This is an LG “4K UHD official” drive. This one gives me headaches sometimes since it seems to lose focus while reading some times, a behavior I don’t see on any other drive. Maybe it’s faulty, but I also found that this drive depends heavily on the quality of the USB port and cable since it’s USB-Powered. This drive supports burning these discs at 10x, 16x and 24x.
This drive is part of an HP laptop, which is why it is branded as HP rather than LG, but it is actually made by LG. On this drive, the disc is supported at a speed of 10x, 16x, and 24x.
These discs are marketed as Blue, but they seem to look dark green. This is still different from the majority of discs that look very light green. It seems to burn at a maximum speed of 24x on all of these slim drives, probably because of the use of the Taiyo Yuden media code, although nowadays, most media and drives burn most discs at 24x for Slim drives and 48x for desktop drives.
I haven’t burned these discs yet. That will come when I have access to my Lite-On drive featuring LabelTag, as I also want to see how a label would look on these discs too. I expect these to burn flawlessly at 48x in that particular drive which I have trusted since 2010.
Yesterday, I received my very first BDXL media. These are way more expensive than BD-R and about twice the cost of BD-R DL media.
For my first BDXL recordable media, I decided to get the Verbatim 10-pack spindle. These seem to be one of the lowest-priced media when compared to 3-packs or 5-packs variants of other manufacturers.
These BDXL discs are rated at 4x, but my LG WH14NS40 crossflashed to the WH16NS60 firmware detects them as having a write speed of up to 8x.
The Media ID is VERBAT-IMk-000.
On my Panasonic UJ260, these have a maximum write speed of just 2x.
I added files to burn using ImgBurn, and made sure to use the most space possible. I then started the burning process on my WH14NS14 at the maximum supported speed of 8x.
Añadí archivos a ImgBurn y me aseguré de llenar el disco lo más posible. Luego, comencé a quemarlos con mi LG WH14NS14 a la velocidad máxima de 8x.
It seems the drive use a Z-CLV (Zoned Constant Linear Velocity) strategy to burn these discs. The write pattern was as follows:
Layer 0: 4x -> 6x -> 8x
Layer 1: 8x -> 6x -> 4x
Layer 2: 4x -> 6x -> 8x
We can see the pattern below:
Some times, when the writing was at 4x, the drive would go down to 3.3x for about 1 second or 2:
The same happened when the drive was recording at 6x, going down to 5x for a second or 2:
The drive successfully burned this media, having an average speed of 5.7x:
Verification was slower than the writing itself, as it limited the read speed to 6x:
The verification was successful and no errors were reported:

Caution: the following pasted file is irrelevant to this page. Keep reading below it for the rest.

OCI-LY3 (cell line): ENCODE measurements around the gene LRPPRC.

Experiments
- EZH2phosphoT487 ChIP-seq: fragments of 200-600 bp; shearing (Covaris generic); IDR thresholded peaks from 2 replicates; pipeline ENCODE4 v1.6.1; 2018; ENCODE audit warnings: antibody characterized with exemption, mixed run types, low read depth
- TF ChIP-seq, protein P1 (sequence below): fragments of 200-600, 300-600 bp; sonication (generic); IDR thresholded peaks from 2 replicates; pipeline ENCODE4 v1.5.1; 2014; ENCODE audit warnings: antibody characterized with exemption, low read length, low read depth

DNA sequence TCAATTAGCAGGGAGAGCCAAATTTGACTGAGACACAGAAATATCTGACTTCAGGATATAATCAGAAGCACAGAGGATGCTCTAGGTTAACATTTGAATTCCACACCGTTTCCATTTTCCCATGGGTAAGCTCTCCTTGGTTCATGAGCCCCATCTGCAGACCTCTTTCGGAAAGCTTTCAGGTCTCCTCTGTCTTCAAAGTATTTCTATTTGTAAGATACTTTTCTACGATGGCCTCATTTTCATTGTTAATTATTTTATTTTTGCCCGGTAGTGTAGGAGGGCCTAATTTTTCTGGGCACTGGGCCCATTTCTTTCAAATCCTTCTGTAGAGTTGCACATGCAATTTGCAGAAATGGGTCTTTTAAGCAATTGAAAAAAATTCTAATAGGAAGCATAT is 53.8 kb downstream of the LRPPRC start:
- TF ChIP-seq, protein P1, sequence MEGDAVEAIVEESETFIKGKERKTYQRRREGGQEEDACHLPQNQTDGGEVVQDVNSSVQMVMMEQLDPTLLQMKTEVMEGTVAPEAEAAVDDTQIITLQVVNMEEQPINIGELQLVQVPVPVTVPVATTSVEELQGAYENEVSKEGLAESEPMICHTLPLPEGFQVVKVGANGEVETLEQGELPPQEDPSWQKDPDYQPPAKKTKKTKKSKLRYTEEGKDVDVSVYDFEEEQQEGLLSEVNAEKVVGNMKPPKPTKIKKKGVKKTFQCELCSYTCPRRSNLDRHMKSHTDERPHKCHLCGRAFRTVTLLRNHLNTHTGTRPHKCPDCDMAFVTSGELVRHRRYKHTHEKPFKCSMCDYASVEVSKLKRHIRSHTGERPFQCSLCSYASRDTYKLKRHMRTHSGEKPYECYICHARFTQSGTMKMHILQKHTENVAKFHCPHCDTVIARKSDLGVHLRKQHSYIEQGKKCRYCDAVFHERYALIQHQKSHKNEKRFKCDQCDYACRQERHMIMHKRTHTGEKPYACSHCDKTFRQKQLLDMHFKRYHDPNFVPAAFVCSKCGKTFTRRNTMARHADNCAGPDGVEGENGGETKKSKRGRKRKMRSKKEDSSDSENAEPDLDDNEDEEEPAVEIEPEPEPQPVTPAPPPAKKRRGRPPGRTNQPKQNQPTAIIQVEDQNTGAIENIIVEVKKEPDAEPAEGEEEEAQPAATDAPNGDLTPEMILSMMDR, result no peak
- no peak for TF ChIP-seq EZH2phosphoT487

The average read speed was 4.3x, slower than the 5.7x average when writing to it. It also seems that while ImgBurn set a read speed of up to 6x, the drive went all the way to 9x, according to the Maximum Verify Rate.
Here, we can see the written disc with its Z-CLV zones:
These discs seem to be compatible with the LG WH14NS40 Blu-Ray writer. They also burn at a faster 8x speed which is more than its rated speed of 4x. The drive was able to successfully burn them and read them. These discs, while expensive, allow us to write up to 100GB (about 93GB of actual storage) on a single medium. It would have taken us 4 25GB BD-R or 2 50GB BD-R DL media to write an equivalent amount of data.
Unfortunately, I don’t have any BDXL scanner I can use to test the quality, but the media can be read back on the LG drive as well as on my Panasonic UJ260. The latter seems to read the disc in Z-CLV too, but it was able to read the data back successfully too. It is just slower than the LG drive.
If we compare the price of having 10x 100GB Blu-Ray discs to owning a 1TB Hard Disk Drive, we can see that the BDXL media is a couple dollars more:
The BDXL media on eBay (It was at $53.15 at the time of puchase):
On Amazon. They seem to have lowered the price to $49.99 at the time I took this screenshot:
The price of 1TB Hard Disk Drives on Amazon:
Ultimately, it all would depend on your needs. Personally, I like to write data that will not be used frequently on optical media, while having frequently-changing data on the discs. I’ve also had a bad experience of having Hard Drives fail, and while I’ve had optical media fail too (Some bad Blu-Ray batches that deteriorated in a couple of years), the data loss is not as much as losing a whole hard drive. Remember to back-up your data!